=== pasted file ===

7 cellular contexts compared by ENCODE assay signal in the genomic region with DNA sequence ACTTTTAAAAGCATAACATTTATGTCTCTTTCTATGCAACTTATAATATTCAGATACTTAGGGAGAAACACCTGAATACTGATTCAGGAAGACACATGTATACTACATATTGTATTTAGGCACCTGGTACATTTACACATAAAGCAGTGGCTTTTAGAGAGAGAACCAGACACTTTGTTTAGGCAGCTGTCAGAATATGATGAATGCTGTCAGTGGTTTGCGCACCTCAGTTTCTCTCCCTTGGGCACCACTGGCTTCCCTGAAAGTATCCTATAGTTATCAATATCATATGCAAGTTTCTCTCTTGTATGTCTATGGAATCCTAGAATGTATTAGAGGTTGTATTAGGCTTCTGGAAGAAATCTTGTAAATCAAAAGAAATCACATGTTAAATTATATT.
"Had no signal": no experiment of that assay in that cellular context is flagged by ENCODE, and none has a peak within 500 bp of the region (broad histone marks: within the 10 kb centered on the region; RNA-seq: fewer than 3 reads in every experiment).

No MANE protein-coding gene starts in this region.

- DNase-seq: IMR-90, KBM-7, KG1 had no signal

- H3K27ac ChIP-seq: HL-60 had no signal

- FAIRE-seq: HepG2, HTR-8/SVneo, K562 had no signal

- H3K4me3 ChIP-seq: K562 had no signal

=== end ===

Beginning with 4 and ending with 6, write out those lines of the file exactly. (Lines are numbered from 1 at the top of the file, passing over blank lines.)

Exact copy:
- DNase-seq: IMR-90, KBM-7, KG1 had no signal

- H3K27ac ChIP-seq: HL-60 had no signal

- FAIRE-seq: HepG2, HTR-8/SVneo, K562 had no signal